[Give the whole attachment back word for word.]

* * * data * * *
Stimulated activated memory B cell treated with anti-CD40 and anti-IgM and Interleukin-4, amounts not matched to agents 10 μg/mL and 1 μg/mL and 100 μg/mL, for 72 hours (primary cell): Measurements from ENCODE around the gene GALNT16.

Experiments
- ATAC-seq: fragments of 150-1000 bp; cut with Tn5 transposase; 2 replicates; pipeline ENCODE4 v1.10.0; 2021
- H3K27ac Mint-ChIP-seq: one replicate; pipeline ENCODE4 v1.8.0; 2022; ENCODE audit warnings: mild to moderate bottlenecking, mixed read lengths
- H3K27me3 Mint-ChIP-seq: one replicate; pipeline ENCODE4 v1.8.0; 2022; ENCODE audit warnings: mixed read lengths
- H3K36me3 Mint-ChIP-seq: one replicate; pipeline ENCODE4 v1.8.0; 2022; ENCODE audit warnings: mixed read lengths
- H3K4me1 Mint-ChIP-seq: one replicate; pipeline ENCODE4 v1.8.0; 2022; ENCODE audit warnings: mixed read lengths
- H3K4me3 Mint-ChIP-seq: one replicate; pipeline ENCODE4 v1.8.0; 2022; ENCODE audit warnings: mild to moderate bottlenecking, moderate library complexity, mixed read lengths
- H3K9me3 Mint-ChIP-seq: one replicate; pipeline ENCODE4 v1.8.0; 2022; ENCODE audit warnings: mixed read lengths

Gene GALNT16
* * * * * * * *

Stimulated activated memory B cell treated with anti-CD40 and anti-IgM and Interleukin-4, amounts not matched to agents 10 μg/mL and 1 μg/mL and 100 μg/mL, for 72 hours (primary cell): Measurements from ENCODE around the gene GALNT16.

Experiments
- ATAC-seq: fragments of 150-1000 bp; cut with Tn5 transposase; 2 replicates; pipeline ENCODE4 v1.10.0; 2021
- H3K27ac Mint-ChIP-seq: one replicate; pipeline ENCODE4 v1.8.0; 2022; ENCODE audit warnings: mild to moderate bottlenecking, mixed read lengths
- H3K27me3 Mint-ChIP-seq: one replicate; pipeline ENCODE4 v1.8.0; 2022; ENCODE audit warnings: mixed read lengths
- H3K36me3 Mint-ChIP-seq: one replicate; pipeline ENCODE4 v1.8.0; 2022; ENCODE audit warnings: mixed read lengths
- H3K4me1 Mint-ChIP-seq: one replicate; pipeline ENCODE4 v1.8.0; 2022; ENCODE audit warnings: mixed read lengths
- H3K4me3 Mint-ChIP-seq: one replicate; pipeline ENCODE4 v1.8.0; 2022; ENCODE audit warnings: mild to moderate bottlenecking, moderate library complexity, mixed read lengths
- H3K9me3 Mint-ChIP-seq: one replicate; pipeline ENCODE4 v1.8.0; 2022; ENCODE audit warnings: mixed read lengths

Gene GALNT16